Date and time
2.30pm – 5pm
Heriot Watt University, Edwin Chadwick Building, Room 1.34, Edinburgh
Chaired by Dr David Jenkins, Heriot-Watt University
If you have questions about this workshop please get in touch
How much carbon is in a kWh?
In the UK, various estimations are used for estimating the carbon intensity of a unit of electricity, i.e. the carbon dioxide emissions that are associated with a kWh of electrical energy.
Even modest changes in the carbon intensity of electricity can have a significant effect on the carbon-saving potential of technologies such as heat pumps, electric cars, and combined heat and power. This topic also highlights the important synergy between energy supply and energy demand: supplying low carbon intensity electricity will result in a different set of demand-side technologies being optimum for carbon-savings than those for a high carbon intensity scenario.
There are several issues attached to the way we use such figures, including:
- Are the official annual average grid carbon intensities indicative of the electrical energy that we use? Why, in previous years, have these figures varied so much?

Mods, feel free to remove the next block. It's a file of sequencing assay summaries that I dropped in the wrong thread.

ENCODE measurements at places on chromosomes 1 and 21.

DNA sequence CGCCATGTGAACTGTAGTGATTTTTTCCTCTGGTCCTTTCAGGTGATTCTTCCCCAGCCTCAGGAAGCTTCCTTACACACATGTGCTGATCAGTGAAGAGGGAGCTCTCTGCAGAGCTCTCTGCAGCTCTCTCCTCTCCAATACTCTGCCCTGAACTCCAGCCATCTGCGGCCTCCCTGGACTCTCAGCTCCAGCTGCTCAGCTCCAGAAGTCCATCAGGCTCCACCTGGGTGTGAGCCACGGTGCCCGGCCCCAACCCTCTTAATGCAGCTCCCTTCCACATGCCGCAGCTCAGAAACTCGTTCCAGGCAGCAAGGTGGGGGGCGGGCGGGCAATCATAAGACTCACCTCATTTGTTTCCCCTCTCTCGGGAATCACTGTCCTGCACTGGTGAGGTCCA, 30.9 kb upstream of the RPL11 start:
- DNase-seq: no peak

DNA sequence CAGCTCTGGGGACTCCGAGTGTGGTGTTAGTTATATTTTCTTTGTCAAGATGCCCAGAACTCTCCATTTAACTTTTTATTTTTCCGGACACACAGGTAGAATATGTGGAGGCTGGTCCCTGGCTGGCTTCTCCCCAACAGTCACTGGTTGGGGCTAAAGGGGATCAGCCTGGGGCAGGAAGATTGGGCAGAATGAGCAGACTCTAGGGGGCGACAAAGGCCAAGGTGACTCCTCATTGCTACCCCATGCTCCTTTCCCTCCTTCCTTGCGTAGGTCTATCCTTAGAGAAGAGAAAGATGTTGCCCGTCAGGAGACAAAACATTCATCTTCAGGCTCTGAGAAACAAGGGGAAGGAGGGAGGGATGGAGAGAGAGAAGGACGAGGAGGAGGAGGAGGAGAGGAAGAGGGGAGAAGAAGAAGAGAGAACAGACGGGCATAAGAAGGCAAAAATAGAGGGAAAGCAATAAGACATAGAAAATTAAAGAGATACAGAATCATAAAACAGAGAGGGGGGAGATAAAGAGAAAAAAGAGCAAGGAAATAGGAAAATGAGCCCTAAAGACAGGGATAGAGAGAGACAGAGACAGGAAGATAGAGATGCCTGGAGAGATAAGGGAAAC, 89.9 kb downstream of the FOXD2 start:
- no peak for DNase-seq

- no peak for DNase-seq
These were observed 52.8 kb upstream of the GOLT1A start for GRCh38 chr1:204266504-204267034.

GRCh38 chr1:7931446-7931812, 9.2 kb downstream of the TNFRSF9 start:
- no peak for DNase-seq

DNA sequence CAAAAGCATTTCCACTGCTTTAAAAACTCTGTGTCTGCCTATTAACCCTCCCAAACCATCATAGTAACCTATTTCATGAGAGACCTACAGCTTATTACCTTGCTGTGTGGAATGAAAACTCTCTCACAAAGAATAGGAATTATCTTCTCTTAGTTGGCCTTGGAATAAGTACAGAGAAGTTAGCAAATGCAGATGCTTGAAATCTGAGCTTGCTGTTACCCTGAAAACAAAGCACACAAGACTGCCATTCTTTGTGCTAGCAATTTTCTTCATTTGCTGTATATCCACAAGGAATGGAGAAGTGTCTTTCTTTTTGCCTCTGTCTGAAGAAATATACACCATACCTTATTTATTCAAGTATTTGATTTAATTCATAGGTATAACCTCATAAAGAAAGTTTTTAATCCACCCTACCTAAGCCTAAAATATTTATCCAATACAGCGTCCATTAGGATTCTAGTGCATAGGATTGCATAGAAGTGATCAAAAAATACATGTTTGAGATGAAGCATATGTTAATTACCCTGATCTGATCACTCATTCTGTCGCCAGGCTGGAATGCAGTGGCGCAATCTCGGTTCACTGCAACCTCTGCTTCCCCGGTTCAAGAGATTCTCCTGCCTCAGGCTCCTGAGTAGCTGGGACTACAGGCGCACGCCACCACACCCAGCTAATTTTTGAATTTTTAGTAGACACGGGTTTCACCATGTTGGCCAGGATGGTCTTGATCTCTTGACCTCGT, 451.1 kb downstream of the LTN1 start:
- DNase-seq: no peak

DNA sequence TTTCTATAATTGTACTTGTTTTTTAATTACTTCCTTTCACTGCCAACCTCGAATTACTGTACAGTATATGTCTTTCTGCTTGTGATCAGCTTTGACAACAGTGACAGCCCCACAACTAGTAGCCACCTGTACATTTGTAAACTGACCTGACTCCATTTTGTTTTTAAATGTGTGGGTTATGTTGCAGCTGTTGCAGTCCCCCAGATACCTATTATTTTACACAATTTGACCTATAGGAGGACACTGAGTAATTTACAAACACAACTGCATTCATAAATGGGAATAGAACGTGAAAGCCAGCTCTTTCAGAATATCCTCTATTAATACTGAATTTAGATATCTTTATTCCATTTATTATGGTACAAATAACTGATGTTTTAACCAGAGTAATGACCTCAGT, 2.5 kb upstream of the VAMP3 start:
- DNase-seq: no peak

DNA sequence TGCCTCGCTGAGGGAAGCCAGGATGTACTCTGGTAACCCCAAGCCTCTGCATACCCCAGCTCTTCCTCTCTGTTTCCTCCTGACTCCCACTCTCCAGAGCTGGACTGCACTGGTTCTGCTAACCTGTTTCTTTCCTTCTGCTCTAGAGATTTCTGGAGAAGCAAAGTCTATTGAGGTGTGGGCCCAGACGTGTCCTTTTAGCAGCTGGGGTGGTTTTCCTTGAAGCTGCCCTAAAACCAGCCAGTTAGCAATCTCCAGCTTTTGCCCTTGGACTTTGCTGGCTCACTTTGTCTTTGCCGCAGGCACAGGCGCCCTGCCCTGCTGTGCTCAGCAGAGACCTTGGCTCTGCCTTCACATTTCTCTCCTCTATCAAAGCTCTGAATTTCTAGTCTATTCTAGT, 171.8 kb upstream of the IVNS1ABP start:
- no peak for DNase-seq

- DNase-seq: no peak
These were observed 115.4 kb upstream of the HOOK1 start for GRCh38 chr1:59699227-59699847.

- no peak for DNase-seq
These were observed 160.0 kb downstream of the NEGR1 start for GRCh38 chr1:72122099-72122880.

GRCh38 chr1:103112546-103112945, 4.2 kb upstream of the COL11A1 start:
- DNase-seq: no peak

- Do we need to think about how carbon intensity varies over the year, and throughout a given day, to understand the carbon impact of specific technologies?
- As we electrify both transport and energy use in buildings, what impact will this have on the electrical infrastructure of the UK and, in turn, the carbon intensity of electricity generation?
The workshop will aim to address these issues through a number of presentations and round table discussions. Is the current methodology suitable for describing this complex relationship, or can we improve our approach?
14.30 Coffee and welcome
15:00 Introduction to topic Dr David Jenkins, Heriot-Watt University
15:10 Estimating Marginal Emissions Rates for Electricity Systems – Progress and Challenges
Dr Adam Hawkes, Imperial College/AEA Tech.
15:30 Carbon Intensity of Electricity: Towards More Realistic Numbers
Professor Gareth Harrison, University of Edinburgh
15:50 Discussion point 1
16:10 Discussion point 2
16:30 Discussion point 3
16:50-17:00 Closing remarks